This week on Doctor Who, the team visits Kandoka’s moon and find Kerb!am, the galaxy’s largest retailer to find the person that asked of their help. What they find is Space!Amazon and a terrorist trying to right capitalism’s wrongs in the worst way.
Moral of the story: does it have one?
Let’s start with the end of the episode since you shouldn’t be reading this anyway if you haven’t yet seen “Kerblam!”. Series 11 has been fairly political from the get-go, Arguably more so than previous seasons of DW. I for one have mostly appreciated these themes and arguments that the show was making, like the poignant “Rosa” episode or pointing out Trump 2.0′s faults in “Arachnids in the UK”. I wouldn’t say the season has been subtle about this and that certainly divided fans, but “Kerblam!” is the first instance when it feels particularly… clumsy.
So we have Kerblam, the largest retailer in the galaxy—basically Space!Amazon. The place is ominous from the start: not only does 90% of its workforce consists of robots but they also happen to be creepy ones and there’s a very real sense that the humans who do work there are being mistreated in some way or another. The expectation is that the robots will turn evil and the system will trap our heroes. Some guest characters will die, one of them will be behind it all, the Doctor and co. will end up taking the system down and reforming how Kandoka and the whole galaxy thinks about retail and human labour.
Part of me is grateful that there was a twist to the story. Tropes and formulas are not bad, but it also doesn’t hurt to shake things up a bit. The revelation that it was the Kerblam system itself that asked the Doctor for help was a surprise, at least for me. Charlie was a good villain because he genuinely believed he was doing the right thing and it was clear where he went wrong in his actions. By committing nonchalant murder, for one.
Yet the resolution seems like a hit-and-miss with fans because of how heavy-handed it was. So it’s not the system that was responsible or that humans have to be grateful for repetitive, mindless jobs. Charlie’s extremism is to blame in “Kerblam!”. But then how come that, despite the Doctor making it clear that murder and violence should never be the solution, Charlie’s plan still kind of worked? Judy and Slade promise to make improvements, including more jobs for humans, but doesn’t that validate Charlie’s terrorism? That plus the fact that Slade gets forgiven for his horrible treatment of Kira (and probably other workers) as soon as the Doctor realizes that he’s been investigating the disappearances.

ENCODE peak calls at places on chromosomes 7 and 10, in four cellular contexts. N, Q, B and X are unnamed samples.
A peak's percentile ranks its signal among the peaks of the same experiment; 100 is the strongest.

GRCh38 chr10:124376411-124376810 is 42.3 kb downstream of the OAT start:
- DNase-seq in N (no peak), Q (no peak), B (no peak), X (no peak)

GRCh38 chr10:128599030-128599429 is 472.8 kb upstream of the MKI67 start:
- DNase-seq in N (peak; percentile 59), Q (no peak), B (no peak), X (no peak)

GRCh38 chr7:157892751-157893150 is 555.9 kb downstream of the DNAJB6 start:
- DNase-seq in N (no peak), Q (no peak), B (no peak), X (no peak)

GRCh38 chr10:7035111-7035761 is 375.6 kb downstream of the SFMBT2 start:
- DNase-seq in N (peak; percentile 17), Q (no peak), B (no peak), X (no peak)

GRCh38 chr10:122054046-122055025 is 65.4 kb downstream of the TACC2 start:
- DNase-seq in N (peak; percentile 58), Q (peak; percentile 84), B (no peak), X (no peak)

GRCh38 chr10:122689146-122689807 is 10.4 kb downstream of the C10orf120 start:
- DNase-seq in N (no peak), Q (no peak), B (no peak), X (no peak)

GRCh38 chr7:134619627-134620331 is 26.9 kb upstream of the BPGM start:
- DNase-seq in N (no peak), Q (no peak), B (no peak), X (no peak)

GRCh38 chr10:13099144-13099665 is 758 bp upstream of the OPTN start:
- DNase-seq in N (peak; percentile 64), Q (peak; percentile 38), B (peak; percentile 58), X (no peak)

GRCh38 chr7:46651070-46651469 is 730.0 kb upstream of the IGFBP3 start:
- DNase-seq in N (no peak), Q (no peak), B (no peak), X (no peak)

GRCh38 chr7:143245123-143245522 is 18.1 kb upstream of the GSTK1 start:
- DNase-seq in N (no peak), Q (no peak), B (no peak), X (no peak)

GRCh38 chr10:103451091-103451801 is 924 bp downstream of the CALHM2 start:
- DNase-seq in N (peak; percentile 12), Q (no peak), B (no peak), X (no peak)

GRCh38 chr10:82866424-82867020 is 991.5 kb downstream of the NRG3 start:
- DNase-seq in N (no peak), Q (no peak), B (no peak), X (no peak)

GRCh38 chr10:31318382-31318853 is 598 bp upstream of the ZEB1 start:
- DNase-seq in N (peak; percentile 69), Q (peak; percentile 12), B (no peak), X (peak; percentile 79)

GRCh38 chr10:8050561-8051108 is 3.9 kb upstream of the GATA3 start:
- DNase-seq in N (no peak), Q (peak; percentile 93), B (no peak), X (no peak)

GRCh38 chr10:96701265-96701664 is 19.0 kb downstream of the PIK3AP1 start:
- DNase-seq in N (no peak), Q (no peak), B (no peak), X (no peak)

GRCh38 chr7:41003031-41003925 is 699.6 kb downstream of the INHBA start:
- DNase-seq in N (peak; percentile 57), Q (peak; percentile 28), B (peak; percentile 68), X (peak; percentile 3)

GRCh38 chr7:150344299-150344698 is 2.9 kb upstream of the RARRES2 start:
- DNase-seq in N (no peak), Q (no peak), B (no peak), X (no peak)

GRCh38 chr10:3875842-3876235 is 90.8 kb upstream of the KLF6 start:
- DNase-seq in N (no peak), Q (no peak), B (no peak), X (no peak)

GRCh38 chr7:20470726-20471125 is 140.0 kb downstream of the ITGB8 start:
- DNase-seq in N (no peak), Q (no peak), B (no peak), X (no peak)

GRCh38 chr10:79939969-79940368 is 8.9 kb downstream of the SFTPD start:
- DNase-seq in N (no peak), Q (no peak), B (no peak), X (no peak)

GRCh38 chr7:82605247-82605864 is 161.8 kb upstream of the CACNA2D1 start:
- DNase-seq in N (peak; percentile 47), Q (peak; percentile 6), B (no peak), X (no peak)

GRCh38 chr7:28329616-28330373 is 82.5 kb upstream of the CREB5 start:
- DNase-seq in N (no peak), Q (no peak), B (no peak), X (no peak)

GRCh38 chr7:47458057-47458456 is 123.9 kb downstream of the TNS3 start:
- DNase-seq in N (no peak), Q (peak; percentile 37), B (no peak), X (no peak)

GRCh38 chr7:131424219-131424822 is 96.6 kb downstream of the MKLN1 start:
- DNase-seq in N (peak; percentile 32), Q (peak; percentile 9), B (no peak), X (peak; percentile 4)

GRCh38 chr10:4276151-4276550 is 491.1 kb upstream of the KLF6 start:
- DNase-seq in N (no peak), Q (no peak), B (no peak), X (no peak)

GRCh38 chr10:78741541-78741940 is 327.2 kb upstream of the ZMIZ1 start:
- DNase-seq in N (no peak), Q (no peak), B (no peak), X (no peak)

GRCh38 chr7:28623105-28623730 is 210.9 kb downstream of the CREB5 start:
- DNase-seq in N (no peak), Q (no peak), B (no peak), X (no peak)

After Charlie is revealed as the true antagonist, there’s no further criticism against Kerb!am or the people who benefit from its system. Space!Amazon would have been an easy target to criticise in this episode, maybe too easy in a way. But just because Charlie was in the wrong here, someone who blamed this system for the state humanity, doesn’t mean that Kerb!am had no other problems apart from its 10% quota. The conclusion lacked the nuance it really would have needed the drive the point home and encourage discussion about what the episode implies about Earth in the 21st century. Though “Kerblam!” did get people talking and a created a conversation, so that’s more than nothing. It’s just a shame that the episode failed to deliver when it really mattered.
Our new friends
The awkward handling of the conflict and implications aside, “Kerblam!” was a thoroughly enjoyable episode. The supporting cast played a huge part in this and I would as far as saying that this was the best cast of guest stars in the series so far, both the actors and their characters. Broadchurch alum Julie Hesmondhalgh stands out as she plays Judy, Head of People with an almost unnerving glee. Lee Mack’s Dan Cooper had a fun but short existence, but his sacrifice for Yaz will not be forgotten.
Guest characters getting a good introduction and then dying straight after reminds me of the RTD era. Not that Moffat didn’t have a body count but his characters almost always rose from the death or just weren’t remarkable enough to care about, so it’s a darkly nice change to have these memento moris scattered through episodes. Whittaker’s Doctor is fun and hugs but death is still part of adventures with the Doctor.
Speaking of death, there’s also poor Kira. She was by far the purest character of them all, her conversation with the Doctor and Ryan is simultaneously heartwarming and -breaking. Her death was even more upsetting than Dan’s since she was specifically targeted by Kerb!am to make Charlie understand pain. Not a classic case of fridging but not much if any better than Grace’s death, either. Kira deserved better.